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Christina Wei, Consultant Paediatric Endocrinologist, Elizabeth Crowne, Consultant Paediatric Endocrinologist. The impact of childhood cancer and its treatment onpuberty and subsequent hypothalamic pituitary and gonadal function, in both boys and girls
Its Many Disguises. Best Practice & Research Clinical Endocrinology & Metabolism 33 (2019) 101291.


Childhood cancer survivors (CCS) are at an increased risk of endocrine disorders. Disorders of the hypothalamic-pituitary-gonadal (HPG) axis are a particular concern because of their impact on pubertal development and future fertility and may be of central (hypothalamic or pituitary damage) or primary (gonadal) origin. Hypogonadism may present as pubertal disorders during adolescence and subsequent infertility in adulthood but should be anticipated to ensure appropriate surveillance is in place to address these issues at an appropriate age. Those at risk of HPG axis dysfunction include those with tumours primarily affecting the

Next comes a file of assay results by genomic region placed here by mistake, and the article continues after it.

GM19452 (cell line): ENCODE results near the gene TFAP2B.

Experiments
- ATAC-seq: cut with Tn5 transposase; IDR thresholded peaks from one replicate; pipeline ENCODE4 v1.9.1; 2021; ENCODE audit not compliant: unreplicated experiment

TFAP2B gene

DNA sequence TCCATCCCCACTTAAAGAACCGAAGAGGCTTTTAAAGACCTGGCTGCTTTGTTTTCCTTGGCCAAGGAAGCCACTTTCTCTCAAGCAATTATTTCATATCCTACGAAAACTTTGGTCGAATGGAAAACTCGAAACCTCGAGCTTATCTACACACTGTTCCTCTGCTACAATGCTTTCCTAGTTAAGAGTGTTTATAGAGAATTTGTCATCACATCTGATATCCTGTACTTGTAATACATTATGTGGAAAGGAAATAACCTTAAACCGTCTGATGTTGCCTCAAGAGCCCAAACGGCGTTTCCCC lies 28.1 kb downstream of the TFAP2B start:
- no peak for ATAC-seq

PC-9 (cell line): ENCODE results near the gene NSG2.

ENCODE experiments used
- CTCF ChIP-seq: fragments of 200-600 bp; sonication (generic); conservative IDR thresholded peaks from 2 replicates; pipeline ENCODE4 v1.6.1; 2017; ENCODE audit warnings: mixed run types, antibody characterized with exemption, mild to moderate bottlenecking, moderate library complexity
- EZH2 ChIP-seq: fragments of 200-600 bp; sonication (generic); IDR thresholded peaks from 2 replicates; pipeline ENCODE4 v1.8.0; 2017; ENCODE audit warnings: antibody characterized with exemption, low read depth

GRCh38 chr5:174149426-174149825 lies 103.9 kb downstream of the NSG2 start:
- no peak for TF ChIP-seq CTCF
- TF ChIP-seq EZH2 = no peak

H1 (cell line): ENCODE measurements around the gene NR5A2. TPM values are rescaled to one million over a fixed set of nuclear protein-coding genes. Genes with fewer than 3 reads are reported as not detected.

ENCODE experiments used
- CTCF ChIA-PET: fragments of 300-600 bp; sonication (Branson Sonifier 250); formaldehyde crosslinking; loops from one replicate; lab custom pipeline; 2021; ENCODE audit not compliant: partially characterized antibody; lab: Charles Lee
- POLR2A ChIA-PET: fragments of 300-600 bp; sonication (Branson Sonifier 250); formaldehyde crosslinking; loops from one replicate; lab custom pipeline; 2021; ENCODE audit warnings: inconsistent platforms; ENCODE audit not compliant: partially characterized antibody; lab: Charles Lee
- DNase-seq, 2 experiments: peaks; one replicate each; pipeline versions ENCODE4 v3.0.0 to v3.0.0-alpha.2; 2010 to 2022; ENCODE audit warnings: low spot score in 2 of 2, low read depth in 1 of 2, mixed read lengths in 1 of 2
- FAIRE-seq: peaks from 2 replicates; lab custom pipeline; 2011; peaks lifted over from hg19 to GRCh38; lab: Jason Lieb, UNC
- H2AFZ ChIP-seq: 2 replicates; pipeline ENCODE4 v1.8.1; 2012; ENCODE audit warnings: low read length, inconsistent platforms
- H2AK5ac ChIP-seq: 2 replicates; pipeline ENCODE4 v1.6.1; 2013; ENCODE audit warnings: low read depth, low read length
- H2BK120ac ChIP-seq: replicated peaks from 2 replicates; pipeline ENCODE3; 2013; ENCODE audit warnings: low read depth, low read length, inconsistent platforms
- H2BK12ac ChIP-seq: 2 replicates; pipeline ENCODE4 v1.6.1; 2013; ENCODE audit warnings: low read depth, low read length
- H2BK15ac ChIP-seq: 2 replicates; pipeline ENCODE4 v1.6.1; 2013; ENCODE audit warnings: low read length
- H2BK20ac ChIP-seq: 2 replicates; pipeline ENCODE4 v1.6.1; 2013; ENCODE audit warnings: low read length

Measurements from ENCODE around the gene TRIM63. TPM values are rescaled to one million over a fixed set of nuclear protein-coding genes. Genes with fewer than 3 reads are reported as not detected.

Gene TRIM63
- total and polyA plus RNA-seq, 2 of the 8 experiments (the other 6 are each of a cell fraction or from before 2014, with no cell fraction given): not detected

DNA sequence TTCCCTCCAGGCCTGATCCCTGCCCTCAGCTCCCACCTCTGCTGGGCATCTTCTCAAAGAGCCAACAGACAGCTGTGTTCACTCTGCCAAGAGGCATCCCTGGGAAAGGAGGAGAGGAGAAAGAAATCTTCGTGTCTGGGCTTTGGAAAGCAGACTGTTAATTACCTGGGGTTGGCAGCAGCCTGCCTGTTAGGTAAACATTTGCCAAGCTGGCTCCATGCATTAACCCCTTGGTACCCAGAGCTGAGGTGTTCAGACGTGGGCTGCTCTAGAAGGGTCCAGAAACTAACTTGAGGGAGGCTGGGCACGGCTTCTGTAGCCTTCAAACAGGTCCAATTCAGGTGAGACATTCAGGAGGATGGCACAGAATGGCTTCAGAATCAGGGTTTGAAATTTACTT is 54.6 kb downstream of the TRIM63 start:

hypothalamus, pituitary or gonads themselves or due to their treatment with surgery, radiotherapy and chemotherapy. CCS who
have had cranial irradiation of more than 30 Gy are at risk of gonadotrophin deficiency. Those who have had gonadotoxic chemotherapy, especially alkylating agents or radiotherapy to the gonads are at risk of primary gonadal failure. HSCT survivors who have had chemotherapy and total body irradiation are at risk of primary gonadal failure but may also have gonadotrophin deficiency.
Understanding those at risk is essential to appropriate counselling and long-term follow-up. This chapter gives an overview on the impact of childhood cancer and its treatment on puberty, gonadal function and fertility in childhood cancer survivors.

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